We have a range of programs that will train your people in hazard identification and risk management which we can tailor specifically to your industry organisational needs.

Training can be taken as individual training program (download our course outlines here), or as part of one of our accredited programs:

10604NAT Certificate IV in Safety Leadership (WHS) – Construction

BSB41415 Certificate IV in Work Health and Safety

BSB51315 Diploma Of Work Health And Safety

Need some training? We can customise to your needs.

A near-miss is defined as an “unplanned event that did not result in injury, illness or damage – but had the potential to do so.”

As organisations move through their safety culture maturity the issue of near-miss reporting raises its head. A mature organisation has a culture which tracks near-misses, examines how and why the near-miss happened, then puts in controls to minimise or eliminate the risk.  However not all organisations understand the purpose of near-miss reporting, or even if they say they do, they may fail to communicate benefits that reporting near-misses can bring to the safety of the organisation.

The purpose of near reporting is to allow the organisation to take cultural clues and assess their processes and procedures to determine how to prevent the “near-miss” occurring again with potential harm associated with it.

Some organisations celebrate low reported numbers of near-misses. However, many do this without closely determining what the low numbers mean? Did the near-misses not happen, or is it more likely that staff are just not reporting them?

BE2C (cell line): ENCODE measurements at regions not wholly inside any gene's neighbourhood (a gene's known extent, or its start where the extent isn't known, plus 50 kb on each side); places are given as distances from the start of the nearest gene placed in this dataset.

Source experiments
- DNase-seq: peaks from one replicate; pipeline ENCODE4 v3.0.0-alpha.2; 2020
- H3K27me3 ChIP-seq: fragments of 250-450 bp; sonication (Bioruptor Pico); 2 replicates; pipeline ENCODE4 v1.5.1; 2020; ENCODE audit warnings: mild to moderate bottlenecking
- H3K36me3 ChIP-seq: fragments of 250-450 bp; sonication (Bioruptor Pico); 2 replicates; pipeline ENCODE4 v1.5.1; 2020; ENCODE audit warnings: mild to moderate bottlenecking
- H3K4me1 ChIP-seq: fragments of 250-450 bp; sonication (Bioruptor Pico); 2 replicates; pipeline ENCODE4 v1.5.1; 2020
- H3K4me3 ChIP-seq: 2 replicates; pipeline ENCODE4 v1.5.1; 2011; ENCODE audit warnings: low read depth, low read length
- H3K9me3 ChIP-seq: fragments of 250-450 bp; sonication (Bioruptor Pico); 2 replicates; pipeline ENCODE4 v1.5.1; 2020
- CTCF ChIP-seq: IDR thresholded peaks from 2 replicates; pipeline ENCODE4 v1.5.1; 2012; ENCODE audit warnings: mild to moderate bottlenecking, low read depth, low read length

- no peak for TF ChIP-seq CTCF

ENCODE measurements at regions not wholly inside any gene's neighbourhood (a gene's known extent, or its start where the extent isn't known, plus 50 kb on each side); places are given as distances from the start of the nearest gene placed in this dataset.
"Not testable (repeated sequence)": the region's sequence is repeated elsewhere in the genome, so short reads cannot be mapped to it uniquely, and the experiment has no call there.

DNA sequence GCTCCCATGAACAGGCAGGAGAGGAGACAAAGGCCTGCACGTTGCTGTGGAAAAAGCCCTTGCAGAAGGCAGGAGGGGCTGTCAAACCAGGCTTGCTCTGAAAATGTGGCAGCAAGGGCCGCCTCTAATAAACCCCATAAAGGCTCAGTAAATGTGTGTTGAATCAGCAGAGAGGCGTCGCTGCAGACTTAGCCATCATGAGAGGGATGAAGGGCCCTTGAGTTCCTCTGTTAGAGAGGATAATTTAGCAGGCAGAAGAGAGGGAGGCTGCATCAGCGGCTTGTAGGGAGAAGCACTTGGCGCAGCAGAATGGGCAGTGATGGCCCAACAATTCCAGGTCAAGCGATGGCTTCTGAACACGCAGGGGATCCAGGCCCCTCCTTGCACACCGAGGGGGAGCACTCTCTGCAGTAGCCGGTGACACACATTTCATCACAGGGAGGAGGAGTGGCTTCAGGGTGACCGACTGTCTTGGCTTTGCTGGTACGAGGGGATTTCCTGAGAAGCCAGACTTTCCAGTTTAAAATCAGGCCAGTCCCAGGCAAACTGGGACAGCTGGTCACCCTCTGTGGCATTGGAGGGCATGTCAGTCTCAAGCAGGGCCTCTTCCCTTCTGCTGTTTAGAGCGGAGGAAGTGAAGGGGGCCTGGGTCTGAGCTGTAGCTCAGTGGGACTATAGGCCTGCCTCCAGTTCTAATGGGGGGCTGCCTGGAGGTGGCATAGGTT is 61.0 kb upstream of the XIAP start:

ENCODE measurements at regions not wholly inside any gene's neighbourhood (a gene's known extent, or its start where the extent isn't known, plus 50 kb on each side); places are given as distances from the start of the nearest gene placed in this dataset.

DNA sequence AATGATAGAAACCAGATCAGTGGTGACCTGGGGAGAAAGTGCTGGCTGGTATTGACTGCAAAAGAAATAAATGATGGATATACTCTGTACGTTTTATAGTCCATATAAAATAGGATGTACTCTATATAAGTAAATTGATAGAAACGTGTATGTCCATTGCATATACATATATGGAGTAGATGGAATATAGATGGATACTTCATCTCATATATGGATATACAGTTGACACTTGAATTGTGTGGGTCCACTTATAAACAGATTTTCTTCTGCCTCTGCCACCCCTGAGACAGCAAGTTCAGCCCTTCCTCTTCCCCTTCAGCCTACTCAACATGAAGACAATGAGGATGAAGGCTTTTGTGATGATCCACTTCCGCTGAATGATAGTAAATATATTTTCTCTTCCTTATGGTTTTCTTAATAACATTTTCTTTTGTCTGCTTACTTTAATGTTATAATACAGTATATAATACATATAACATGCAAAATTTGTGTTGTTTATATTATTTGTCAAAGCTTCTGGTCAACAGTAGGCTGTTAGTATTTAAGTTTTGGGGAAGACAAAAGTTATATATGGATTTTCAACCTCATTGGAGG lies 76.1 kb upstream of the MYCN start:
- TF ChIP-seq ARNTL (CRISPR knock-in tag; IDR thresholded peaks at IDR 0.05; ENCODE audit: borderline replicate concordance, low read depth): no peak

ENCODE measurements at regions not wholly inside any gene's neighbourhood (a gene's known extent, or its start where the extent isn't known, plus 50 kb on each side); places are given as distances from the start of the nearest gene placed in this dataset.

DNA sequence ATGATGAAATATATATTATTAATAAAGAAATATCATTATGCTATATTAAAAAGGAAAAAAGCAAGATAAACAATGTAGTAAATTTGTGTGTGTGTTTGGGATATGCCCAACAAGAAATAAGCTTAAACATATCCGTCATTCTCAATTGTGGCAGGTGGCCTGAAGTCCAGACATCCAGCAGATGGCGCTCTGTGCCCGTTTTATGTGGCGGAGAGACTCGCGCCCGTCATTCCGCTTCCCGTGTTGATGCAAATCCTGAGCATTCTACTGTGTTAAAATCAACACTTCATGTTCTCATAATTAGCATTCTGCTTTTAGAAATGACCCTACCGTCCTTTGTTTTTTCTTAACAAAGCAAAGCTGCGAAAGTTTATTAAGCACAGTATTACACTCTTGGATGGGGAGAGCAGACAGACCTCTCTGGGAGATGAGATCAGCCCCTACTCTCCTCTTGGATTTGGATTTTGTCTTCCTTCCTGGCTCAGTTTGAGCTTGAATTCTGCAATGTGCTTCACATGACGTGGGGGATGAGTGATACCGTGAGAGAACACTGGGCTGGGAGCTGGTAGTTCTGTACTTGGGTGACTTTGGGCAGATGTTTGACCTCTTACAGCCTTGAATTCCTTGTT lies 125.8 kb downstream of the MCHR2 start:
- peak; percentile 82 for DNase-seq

Safety professionals agree that implementing a near-miss or close call reporting system works to rectify potential hazards and injuries.

Near-miss reporting is often described as a gift – because it hasn’t caused harm but instead is a wake-up call that something could have gone wrong if adequate controls weren’t put in place.

Near-miss reporting adds value in an organisation when it is treated in a proactive way – used to improve the workplace and move towards rectifying risks. At the same time support needs to be given to those who report the near-miss, and the learning that comes out of the near-miss or close call needs to filter through the whole organisation.

Why don’t people report near-misses?

There are five common reasons why employees / contractors don’t report near-misses or close calls.

  1. The fear of management reprisal. This could be; the fear of losing your job for speaking up, being branded a snitch or implicating others in the cause or the impact of the near-miss. For contractors it could be the fear of loss of reputation, work or an entire contract.